Precious Plastic Program

Anything worthwhile starts with an alliteration. . .

We’re excited to officially join with efforts at Precious Plastic to reduce plastic waste in our community directly – this project is supported by our awesome neighborhood association:

We’ll be working forward to re-use some industrial surplus plastic extruders with a target goal of producing dimensional stock (lumber shapes) that can be used for projects in the neighborhood. If you’d like to help with the construction of the machines, testing, or have ideas on generally useful continuously-extruded plastic products please reach out. We won’t be ready for material collection until we’ve had a chance to test things out and get a batch worked through all the steps!

The Backstory:

Our work recycling/reusing plastic began at the very first Sector67 meeting at our Winnebago St location in 2010 with Scott sharing his DIY benchtop injection molder used to create train wheels for a wooden train system following the Gingery design:

Injection molder at left, Scott red shirt at center.

The very first thing ever machined on our CNC mill was a mold to manufacture gears from laundry detergent bottles:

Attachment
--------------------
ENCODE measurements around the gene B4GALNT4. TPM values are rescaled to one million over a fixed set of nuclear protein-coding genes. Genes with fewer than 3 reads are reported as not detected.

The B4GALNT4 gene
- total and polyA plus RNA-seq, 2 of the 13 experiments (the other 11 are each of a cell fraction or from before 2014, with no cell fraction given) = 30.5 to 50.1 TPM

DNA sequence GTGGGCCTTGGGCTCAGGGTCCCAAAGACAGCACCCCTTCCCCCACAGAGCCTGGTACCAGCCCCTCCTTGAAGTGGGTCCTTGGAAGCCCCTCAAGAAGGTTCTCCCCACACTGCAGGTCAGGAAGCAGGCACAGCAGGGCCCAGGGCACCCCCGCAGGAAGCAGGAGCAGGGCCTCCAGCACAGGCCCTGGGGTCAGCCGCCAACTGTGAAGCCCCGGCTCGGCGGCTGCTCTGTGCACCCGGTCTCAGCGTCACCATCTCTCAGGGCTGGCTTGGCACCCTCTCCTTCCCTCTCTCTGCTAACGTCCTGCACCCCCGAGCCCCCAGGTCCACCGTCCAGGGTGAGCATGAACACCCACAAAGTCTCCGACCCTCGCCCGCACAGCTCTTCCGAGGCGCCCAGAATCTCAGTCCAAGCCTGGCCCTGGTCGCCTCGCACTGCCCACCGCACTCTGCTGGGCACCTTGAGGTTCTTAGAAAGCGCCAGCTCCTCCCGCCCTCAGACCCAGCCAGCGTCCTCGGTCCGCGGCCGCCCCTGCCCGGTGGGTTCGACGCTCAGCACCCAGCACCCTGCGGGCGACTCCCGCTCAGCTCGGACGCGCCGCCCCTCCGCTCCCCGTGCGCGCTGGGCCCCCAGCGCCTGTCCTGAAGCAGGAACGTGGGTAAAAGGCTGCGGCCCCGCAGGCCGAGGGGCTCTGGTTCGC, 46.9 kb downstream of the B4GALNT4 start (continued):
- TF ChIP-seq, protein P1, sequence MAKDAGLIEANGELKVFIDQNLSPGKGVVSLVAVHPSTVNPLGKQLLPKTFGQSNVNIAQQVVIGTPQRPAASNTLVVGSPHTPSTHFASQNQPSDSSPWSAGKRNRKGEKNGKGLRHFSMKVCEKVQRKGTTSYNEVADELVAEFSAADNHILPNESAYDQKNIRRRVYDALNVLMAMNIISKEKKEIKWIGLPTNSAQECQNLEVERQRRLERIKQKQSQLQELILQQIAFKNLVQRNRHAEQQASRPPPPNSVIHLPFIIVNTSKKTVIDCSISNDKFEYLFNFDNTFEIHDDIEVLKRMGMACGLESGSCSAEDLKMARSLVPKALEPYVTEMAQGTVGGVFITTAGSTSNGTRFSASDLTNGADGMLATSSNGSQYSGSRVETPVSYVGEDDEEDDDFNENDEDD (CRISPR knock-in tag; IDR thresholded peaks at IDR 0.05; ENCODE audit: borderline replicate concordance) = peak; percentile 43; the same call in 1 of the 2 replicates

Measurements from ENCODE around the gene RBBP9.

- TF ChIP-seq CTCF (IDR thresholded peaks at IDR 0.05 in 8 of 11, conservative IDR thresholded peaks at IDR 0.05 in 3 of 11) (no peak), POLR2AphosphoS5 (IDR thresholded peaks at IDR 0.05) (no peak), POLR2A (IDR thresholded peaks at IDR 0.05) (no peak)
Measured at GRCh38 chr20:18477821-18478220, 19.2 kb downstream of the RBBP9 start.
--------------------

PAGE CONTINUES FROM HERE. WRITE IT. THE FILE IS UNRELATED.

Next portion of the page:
Nothing like making both halves at the same time in an “all or nothing” approach

A little short shot (right) turned into a lot of flash (left) once the mold warmed up and separated under pressure.

We went on to make a nicer system that went into the drill press:

And tried for more difficult molds/designs.

The challenge with injection molding is that it uses very little plastic and requires a lot of mold/demold time that’s normally fully automated with a production machine.

Many years later our interns took on a project to try extruding 3D printer filament by building the extruder and using an off the shelf winding/tensioning system with some modified software:

Bicycle parts and a wood drill auger bit at left (plus heaters) melt and extrude filament down, filament loops through a line laser (black bar at center bottom) and comes back up to a white winder and tensioner at right.

Making our own filament made sense when the raw stock was free, the issue being it’s unavailable in affordable small quantities as it’s really only an industrial product where manufacturers burn through it by the ton. The other difficulty is keeping the input plastic exceptionally clean, the 3D printer nozzle is only 0.40mm in diameter so even the smallest contaminants stand to block up the nozzle in short order. Ultimately this project was shelved with the wide availability of inexpensive 3D printer filament as machines dropped in price and demand grew.

In 2019 interns Sadiq and David worked with Ida to build a standalone drill press molder for a pilot run of Precious Plastic at Troy Community Garden:

Inspired by the real chickens

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